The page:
And it’s not just activists who are concerned about labiaplasty. Today, medical professional associations like ACOG agree that “women should be warned about the lack of data supporting the efficacy of these procedures and their potential complications, including infection, altered sensation, dyspareunia [painful sexual intercourse], adhesions, and scarring.”25 In addition to the lack of evidence about the health effects of labiaplasty, as New View points out, there is a lack of training, oversight, and accountability for doctors performing labiaplasty procedures. Women know that medical training takes years and years of hard work, and few realize that most surgeons performing labiaplasty don’t go through any additional training to do these surgeries. Even fewer are aware that there’s no medical authority monitoring the safety of the practice and no data on the safety of the procedures in the first place.
Andy Wright, a San Francisco-based blogger, framed her critique of the beauty industry’s products for vaginas by pointing out, tongue in cheek, that if you think there’s nothing wrong with your vagina, “you’re probably wrong.”26 But she quickly reassures readers, “Don’t worry — there’s nothing that money can’t fix.” In this consumer culture, why should our vaginas be different from any other aspect of our lives? But whether you think a little vajazzle will add sparkle to your life or not — and whether you want to spend money changing the look, smell or color of your genitals — you should have a reliable source of information about the health consequences of these practices and products. And today, that just isn’t available for many of the products the ads encourage us to use.
Amy Allina is the NWHN Program & Policy Director, Kate Ryan is the NWHN Senior Program Coordinator
You’ve heard of mind over matter, right? Well, apparently the way that you think about yourself and life in general can actually affect your physical well-being. According to an article by Julie Chen, M.D. in the Huffington Post, the medical community even has a name for this: the “nocebo effect.”
In short, it means that health and even events can be influenced and produced when we expect the worst to happen. It’s the pessimist’s version of the self-fulfilling prophecy, wherein we believe that something bad is going to happen, so we either act in such a way that we create that negative outcome, or we modify our perceptions so that even good things are probably just masking bad ones.
So, how exactly does this pertain to your health? Here are five ways that negative thinking may be hurting you.
1. You’re more stressed. People who focus on the negative tend to worry more about every little thing in their life and how it will inevitably go wrong. This creates stress and tension that can be involved in everything from giving you muscle pain to bringing on an ulcer. Not fun.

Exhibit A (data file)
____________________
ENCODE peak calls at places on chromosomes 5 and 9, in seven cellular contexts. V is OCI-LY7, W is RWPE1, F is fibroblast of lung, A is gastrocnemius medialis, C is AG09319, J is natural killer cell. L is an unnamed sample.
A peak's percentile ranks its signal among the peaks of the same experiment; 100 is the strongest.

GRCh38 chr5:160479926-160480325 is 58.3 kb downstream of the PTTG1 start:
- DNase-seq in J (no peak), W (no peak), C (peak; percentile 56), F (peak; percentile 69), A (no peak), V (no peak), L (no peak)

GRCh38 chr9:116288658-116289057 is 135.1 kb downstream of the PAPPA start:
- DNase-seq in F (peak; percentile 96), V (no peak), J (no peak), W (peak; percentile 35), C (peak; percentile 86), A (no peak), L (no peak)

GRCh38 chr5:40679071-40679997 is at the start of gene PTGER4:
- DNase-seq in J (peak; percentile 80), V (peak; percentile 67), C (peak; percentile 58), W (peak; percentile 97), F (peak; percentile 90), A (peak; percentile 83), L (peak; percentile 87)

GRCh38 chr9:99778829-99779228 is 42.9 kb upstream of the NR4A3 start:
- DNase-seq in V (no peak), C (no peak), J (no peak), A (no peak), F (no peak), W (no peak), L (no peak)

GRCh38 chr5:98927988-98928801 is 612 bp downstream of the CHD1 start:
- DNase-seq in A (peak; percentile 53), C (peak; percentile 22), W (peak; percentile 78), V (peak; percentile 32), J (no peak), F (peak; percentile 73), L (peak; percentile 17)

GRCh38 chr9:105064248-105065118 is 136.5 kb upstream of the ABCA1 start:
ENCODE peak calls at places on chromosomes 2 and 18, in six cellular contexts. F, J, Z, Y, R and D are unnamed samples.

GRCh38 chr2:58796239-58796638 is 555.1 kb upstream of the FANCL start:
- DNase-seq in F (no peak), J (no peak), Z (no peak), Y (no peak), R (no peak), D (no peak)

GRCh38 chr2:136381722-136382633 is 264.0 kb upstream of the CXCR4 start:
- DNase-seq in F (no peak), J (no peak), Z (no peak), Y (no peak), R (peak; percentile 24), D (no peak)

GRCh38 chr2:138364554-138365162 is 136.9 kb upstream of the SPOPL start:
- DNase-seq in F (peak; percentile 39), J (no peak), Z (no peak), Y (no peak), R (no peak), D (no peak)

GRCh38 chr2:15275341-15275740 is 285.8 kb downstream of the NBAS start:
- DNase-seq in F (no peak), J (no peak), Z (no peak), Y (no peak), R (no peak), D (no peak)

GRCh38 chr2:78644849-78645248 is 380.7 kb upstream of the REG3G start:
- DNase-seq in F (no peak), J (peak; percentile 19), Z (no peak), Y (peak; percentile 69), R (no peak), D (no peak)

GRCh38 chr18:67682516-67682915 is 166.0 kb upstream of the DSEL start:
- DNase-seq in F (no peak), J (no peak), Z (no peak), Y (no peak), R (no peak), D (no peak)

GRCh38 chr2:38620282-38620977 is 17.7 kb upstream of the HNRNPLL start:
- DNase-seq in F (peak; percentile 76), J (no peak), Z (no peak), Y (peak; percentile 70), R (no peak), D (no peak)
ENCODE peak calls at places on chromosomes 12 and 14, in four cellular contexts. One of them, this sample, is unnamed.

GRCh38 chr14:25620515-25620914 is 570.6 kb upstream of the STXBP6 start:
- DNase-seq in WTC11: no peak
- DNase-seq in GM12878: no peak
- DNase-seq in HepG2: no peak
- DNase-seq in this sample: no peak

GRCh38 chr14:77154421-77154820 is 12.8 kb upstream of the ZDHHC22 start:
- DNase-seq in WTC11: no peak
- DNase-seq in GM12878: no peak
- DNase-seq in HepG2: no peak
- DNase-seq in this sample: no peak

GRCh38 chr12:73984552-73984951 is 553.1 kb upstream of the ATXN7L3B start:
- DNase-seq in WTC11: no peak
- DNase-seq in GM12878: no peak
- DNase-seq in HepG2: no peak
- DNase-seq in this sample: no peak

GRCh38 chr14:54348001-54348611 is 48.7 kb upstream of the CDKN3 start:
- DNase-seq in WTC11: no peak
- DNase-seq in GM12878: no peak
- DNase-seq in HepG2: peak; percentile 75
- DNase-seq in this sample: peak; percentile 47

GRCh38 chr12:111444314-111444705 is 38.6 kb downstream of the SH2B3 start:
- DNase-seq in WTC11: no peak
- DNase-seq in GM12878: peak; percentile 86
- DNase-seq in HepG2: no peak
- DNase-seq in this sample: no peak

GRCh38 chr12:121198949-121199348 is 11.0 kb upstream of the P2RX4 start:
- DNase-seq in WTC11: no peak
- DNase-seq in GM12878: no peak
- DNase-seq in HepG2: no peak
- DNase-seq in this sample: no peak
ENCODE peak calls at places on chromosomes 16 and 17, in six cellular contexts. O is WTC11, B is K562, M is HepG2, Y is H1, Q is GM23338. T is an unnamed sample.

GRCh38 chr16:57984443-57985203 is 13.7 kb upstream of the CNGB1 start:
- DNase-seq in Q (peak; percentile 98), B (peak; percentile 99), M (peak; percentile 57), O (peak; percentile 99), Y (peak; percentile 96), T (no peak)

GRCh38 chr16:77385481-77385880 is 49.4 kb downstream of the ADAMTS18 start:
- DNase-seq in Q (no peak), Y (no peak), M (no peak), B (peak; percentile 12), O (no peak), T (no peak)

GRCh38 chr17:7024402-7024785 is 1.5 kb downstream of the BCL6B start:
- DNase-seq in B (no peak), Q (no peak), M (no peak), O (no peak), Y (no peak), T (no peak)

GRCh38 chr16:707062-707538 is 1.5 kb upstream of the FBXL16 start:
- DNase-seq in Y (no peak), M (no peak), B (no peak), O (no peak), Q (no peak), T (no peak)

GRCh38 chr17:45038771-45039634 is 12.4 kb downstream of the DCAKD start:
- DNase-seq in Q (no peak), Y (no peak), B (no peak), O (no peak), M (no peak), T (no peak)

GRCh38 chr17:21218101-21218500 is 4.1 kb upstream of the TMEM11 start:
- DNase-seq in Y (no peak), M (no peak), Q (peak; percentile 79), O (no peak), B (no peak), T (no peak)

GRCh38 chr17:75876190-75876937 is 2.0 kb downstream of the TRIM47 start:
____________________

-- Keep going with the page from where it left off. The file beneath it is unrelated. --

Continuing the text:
2. You can’t sleep. Many people whose negative thought patterns cause stress also lose sleep. As anyone who’s ever had a baby can tell you, sleep deprivation wreaks all kinds of havoc on the body as well as making most people not very fun to be around. But you already knew no one wanted to be around you.
3. You get sick more frequently. You know that every year you have the flu, so you’ve stopped even trying to fight it – why waste the effort when it’s going to happen anyway? But because you’re not even bothering to take vitamins or medicine, your immune system stays weak and proves you right by letting in more bugs so that you’re sick both longer and more frequently.
4. You don’t bother trying to get fit. Exercising is too hard, you’re not good at it, and it never works for you. Besides, why would you want to go through the embarrassment of having people watching you huff as you attempt to work out? Essentially, your negativity keeps you in poor physical condition, which leaves you open to more illnesses (see above) as well as potential chronic problems and conditions related to a sedentary lifestyle.
5. You’re depressed. It shouldn’t come as much of a surprise that constant negative thinking can be similar to a mild form of (non-clinical) depression. After all, why wouldn’t you be depressed if nothing ever goes right in your life and everything is a series of worst case scenarios for which all you can do is prepare? Many people who have negative thoughts all the time end up in therapy because the mental-physical crossover takes such a toll that they find themselves growing lethargic and eating less because they’ve stopped seeing the point in actually living.
Clearly, these five points aren’t the only ways that negative thinking can affect your health, and in fact many of them contain several different potential health problems under a single point. Why? Because our minds and bodies are so interconnected that, if we knock over one domino, it’s often the case that others follow suit and the problems continue to build. But just as devastating as negative thinking can be, people who think positively have been shown to live longer, happier, healthier lives as a whole. Retraining your thinking, although difficult and a somewhat constant battle, could be the first step toward improving your health.
About the Author: Debbie Sweet is a board-certified dermatologist, specializing in photodynamic therapy in Chicago. Debbie believes in living a longer, healthier life through preventative care.